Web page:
A bloodless revolution in 1932 led to a constitutional monarchy. In alliance with Japan during World War II, Thailand became a US treaty ally in 1954 after sending troops to Korea and later fighting alongside the United States in Vietnam.
Thailand since 2005 has experienced several rounds of political turmoil including a military coup in 2006 that ousted then Prime Minister THAKSIN Chinnawat, followed by large-scale street protests by competing political factions in 2008, 2009, and 2010.
Demonstrations in 2010 culminated with clashes between security forces and pro-THAKSIN protesters, elements of which were armed, and resulted in at least 92 deaths and an estimated $1.5 billion in arson-related property losses.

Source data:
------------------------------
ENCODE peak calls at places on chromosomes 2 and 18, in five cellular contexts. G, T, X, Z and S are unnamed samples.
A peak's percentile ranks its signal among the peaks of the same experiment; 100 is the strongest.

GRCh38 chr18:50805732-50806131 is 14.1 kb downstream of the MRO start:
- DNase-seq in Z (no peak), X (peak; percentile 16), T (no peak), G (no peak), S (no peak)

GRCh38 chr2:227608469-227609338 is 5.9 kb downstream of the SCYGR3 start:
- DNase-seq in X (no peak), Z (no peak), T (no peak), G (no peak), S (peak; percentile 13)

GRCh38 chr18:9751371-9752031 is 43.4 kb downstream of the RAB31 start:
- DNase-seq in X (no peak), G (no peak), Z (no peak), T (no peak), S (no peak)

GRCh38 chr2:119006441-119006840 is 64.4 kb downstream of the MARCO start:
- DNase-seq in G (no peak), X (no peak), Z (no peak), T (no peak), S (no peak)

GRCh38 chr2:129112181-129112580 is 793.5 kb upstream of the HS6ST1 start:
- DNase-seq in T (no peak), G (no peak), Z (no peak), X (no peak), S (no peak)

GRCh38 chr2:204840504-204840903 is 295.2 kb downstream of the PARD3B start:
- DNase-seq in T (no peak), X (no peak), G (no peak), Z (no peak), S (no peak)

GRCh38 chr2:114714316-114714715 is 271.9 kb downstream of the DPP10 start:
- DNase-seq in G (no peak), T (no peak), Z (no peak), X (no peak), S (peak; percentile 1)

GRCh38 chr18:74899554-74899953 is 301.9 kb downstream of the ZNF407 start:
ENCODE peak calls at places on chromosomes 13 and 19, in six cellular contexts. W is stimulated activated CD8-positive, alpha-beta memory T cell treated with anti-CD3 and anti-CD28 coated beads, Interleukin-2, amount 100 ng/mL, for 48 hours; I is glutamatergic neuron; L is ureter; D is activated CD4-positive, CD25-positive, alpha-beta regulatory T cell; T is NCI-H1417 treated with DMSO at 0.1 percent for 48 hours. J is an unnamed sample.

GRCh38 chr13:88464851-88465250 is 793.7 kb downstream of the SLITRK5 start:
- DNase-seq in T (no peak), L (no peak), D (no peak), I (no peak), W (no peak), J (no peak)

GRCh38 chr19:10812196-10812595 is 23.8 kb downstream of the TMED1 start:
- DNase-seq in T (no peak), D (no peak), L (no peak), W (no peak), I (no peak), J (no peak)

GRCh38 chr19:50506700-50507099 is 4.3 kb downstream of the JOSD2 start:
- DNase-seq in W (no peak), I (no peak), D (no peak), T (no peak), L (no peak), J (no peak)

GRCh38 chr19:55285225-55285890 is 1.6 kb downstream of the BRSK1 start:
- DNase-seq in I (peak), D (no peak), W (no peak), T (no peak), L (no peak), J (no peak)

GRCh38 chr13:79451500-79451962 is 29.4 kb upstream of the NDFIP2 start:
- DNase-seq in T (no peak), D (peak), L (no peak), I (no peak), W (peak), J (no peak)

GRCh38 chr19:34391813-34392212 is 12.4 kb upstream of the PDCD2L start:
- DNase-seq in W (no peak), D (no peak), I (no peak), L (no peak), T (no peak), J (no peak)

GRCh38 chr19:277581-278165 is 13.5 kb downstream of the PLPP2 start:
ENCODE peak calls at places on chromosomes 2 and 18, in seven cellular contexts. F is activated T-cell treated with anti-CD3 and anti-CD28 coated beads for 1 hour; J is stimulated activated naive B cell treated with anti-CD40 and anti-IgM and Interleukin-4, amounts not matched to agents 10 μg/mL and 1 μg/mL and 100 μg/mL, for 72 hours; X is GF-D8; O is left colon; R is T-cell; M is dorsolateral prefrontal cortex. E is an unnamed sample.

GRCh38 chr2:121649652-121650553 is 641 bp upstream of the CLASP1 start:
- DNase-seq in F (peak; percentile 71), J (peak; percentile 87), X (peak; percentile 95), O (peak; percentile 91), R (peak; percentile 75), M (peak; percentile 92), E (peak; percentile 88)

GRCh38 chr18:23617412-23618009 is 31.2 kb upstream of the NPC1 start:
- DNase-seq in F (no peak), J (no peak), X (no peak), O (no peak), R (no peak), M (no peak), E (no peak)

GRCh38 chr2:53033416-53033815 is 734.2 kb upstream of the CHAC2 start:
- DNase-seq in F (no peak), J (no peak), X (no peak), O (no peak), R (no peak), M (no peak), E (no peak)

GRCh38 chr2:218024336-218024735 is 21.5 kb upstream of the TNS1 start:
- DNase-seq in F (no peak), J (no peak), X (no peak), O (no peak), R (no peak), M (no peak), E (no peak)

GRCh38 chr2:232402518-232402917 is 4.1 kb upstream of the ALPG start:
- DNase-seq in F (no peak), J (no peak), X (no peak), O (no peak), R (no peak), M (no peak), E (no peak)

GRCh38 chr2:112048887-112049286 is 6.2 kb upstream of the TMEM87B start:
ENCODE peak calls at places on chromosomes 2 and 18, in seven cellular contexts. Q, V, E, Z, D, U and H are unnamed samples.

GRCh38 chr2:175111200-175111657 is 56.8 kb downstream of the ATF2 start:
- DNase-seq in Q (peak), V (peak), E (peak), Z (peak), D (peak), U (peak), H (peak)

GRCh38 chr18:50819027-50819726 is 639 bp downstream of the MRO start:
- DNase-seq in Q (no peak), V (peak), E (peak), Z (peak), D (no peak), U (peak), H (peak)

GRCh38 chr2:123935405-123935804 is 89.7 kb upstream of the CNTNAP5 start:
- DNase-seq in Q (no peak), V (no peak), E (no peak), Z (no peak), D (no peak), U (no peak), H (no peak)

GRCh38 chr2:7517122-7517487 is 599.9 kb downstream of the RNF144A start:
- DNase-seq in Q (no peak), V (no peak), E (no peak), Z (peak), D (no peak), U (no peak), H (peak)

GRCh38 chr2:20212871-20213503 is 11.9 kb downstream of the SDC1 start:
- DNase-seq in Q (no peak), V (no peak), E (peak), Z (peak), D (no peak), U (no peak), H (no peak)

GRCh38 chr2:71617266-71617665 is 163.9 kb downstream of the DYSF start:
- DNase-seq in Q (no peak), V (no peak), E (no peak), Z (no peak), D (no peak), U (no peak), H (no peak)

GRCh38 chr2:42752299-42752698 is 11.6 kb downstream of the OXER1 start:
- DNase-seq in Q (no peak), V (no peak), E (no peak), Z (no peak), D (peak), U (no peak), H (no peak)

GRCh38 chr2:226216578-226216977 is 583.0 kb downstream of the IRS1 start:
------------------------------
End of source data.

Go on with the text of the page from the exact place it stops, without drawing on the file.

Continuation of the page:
THAKSIN's youngest sister, YINGLAK Chinnawat, in 2011 led the Puea Thai Party to an electoral win and assumed control of the government.
YINGLAK's leadership was almost immediately challenged by historic flooding in late 2011 that had large swathes of the country underwater and threatened to inundate Bangkok itself.
Throughout 2012 the Puea Thai-led government struggled with the opposition Democrat Party to fulfill some of its main election promises, including constitutional reform and political reconciliation.
Since January 2004, thousands have been killed and wounded in violence associated with the ethno-nationalist insurgency in Thailand's southern Malay-Muslim majority provinces.